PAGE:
Naked Lunch -
ROELOF LOUW Solo Exhibition
Opening at 34FineArt, Buchanan Square, Woodstock, Cape Town
15 March - 23 April 2011
Roelof Louw, an artist of international prominence, initially began making screen prints as a complement to his 2006 exhibition of neon works,
Who the Villains. Louw soon found, however, that the graphic nature of screen printing presented him with the perfect opportunity to explore a deep-seeded interest in the affect of advertising upon our 'physical and psychic lives'. As a result in 2007 he began a series of screen prints in which he appropriated icons from advertising and altered them in such a way that they became antithetical to their original meaning. These prints now form a new exhibition entitled
Naked Lunch, opening 15 March at 34FineArt in Cape Town's Buchanan Square in Woodstock. Featuring sixteen limited edition screen prints in which popular icons have been re-worked, abstracted and ultimately recharged, this exhibition represents the artist's invasion into the domain of advertising.
At the heart of these works are the controversies of today's ethical issues which Louw ironically wraps in upbeat and attractive packages. Beneath the glitter and festive colours are a series of images designed to challenge our sense of good-and-evil and right-and-wrong. Louw plays with the way we respond, as he cleverly uses composition and colour to create an 'expression or mood' intentionally 'out of sync with the subject matter'. Packaging ethically questionable elements in cool looking pictures, he mimics advertising in his take on the commercial portrayal of 'the good life'–that is often at odds with reality. Louw achieves all this by 'twisting and tweaking' popular commercial icons like cowboys, cigarettes, crisply laundered white shirts, champagne bottles and luxury-liners into 'beautiful visual aphorisms of desire and despair'. He also turns up the volume on this effect by using other types of icons like a well known photograph of the Beat Generation author, William S. Burroughs. Burroughs, whose decadent classic,
Naked Lunch, was the inspiration for the exhibition's title, is depicted in an ironic print with Grace Jones and the infamous Herman Goering. Set against a playful backdrop evocative of parties, glamour and fun these images are used to parody ads for pre-mixed bottled cocktails with their deceptive sweet soda-pop flavour and 'kick-ass power'.
In 1961 Roelof Louw left Cape Town to study art in London, where he ultimately became one of the prominent young artists involved in revolutionizing the nature of British sculpture during the late 1960's and early 70's. At the prompting of the editor of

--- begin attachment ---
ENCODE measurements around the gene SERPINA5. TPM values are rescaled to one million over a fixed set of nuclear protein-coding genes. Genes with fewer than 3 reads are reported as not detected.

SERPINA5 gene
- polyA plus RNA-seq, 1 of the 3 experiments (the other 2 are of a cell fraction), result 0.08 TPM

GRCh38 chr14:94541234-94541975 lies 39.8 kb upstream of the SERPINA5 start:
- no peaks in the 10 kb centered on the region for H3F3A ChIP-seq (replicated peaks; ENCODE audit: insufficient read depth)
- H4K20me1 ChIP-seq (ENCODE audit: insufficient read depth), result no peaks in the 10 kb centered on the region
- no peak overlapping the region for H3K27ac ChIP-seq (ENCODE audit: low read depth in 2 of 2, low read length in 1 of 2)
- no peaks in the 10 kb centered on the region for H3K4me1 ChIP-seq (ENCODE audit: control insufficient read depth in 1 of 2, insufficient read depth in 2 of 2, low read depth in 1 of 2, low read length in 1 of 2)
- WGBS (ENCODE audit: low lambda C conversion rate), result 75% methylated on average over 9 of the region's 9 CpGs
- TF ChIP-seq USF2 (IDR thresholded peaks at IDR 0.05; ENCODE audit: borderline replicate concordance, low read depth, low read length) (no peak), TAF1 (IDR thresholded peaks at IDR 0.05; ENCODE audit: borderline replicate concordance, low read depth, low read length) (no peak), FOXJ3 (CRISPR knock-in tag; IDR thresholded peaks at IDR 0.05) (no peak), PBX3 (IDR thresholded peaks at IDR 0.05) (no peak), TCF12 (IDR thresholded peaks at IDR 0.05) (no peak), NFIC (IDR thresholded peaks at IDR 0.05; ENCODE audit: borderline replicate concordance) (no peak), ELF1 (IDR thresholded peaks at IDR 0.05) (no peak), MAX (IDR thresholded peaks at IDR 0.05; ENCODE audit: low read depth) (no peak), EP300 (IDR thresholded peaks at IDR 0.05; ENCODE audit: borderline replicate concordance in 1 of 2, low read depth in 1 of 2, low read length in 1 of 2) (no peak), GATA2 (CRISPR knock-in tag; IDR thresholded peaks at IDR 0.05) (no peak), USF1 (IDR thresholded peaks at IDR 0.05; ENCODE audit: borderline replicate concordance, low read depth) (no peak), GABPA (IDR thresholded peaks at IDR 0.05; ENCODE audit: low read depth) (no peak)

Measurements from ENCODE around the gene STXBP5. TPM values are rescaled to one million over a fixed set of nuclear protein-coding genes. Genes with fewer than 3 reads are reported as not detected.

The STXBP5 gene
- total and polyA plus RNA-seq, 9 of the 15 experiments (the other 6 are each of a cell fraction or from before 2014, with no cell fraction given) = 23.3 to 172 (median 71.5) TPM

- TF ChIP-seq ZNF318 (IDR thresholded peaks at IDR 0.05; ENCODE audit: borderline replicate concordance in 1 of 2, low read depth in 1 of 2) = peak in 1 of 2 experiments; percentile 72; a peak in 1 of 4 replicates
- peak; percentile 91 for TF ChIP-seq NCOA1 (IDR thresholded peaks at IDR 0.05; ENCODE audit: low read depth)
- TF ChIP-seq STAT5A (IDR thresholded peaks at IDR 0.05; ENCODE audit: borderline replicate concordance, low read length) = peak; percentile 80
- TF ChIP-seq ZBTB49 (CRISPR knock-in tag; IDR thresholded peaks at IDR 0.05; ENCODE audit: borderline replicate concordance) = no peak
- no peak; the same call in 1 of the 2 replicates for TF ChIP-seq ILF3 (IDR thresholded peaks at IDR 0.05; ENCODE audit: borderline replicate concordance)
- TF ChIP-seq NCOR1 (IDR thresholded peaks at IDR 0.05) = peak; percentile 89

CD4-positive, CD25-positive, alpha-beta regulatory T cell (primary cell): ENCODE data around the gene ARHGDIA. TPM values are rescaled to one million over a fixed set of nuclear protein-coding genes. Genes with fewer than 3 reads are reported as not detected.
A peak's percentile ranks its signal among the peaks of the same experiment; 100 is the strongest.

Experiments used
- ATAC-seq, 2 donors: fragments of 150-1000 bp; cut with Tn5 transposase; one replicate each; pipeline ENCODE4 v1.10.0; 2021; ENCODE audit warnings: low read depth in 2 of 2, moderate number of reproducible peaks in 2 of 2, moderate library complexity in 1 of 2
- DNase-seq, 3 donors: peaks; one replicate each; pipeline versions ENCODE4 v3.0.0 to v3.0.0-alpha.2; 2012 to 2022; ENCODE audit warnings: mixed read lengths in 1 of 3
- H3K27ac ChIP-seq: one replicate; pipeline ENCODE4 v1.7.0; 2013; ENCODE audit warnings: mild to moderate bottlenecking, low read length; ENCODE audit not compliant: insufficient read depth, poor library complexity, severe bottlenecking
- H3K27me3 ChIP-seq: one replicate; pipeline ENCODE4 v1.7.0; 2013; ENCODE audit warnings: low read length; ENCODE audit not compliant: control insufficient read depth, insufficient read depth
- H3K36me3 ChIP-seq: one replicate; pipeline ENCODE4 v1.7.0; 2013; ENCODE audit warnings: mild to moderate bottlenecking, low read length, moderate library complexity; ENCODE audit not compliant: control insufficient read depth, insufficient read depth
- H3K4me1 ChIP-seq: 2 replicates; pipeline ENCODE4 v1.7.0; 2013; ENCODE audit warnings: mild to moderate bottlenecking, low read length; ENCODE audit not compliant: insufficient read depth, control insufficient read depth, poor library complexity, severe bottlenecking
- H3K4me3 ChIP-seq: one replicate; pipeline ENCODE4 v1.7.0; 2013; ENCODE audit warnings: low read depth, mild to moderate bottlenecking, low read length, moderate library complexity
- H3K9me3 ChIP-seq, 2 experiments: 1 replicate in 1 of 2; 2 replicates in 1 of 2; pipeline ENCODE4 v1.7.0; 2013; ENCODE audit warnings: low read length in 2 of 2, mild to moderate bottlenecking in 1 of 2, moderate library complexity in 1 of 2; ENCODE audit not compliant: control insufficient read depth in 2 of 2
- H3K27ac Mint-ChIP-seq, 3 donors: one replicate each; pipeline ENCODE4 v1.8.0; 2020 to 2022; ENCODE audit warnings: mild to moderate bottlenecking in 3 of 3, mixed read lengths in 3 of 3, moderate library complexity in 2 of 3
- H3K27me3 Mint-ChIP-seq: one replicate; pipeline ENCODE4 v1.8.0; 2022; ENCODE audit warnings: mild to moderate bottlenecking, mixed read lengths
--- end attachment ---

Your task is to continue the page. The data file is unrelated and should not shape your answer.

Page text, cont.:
Artforum Magazine, in 1972 Louw moved from London to New York and assumed an important role in the development of site-specific sculpture which made significant advances in the US at that time. A frequent contributor to
Artforum Magazine and Studio International, he also taught and lectured at the Rhode Island School of Design and at colleges and universities
throughout the US and Canada. In 1986 Louw returned to Cape Town and established a studio in District Six, where he produced an extensive body of work on shaped and manipulated canvases. In 2003 Louw began working in neon – reportedly as the only artist in South Africa involved in the medium. Screen printing was added to this mix in 2006 and incorporated as a significant part of the artist's oeuvre.
Roelof Louw, whose work is included in the permanent collections of London's Tate Gallery, the Victoria and Albert Museum, and the Henry Moore Institute in Leeds, has exhibited extensively worldwide. He has held solo exhibitions at various galleries throughout South Africa as well as at the Museum of Modern Art at Oxford and London's Whitechapel Gallery. Louw has participated in group shows at Amsterdam's Stedelijk Museum, Bern's Kunsthalle, the Seattle Art Museum, Centre National d'Art Contemporain in Paris, New York's Sydney Janis Gallery, the Kunsternes Hus in Oslo, the Tokyo Biennale, and the Gothenborg Museum of Art in Sweden. In 2009, he was invited to the Henry Moore Institute to deliver a paper at the symposium, United Enemies – Rethinking Sculpture in Britain in the 1960's and 1970's.
Second Floor Hills Building, Buchanan Square
160 Sir Lowry Road
Tuesday - Friday 10:34-16:34
Andries Loots +27 82 354 1500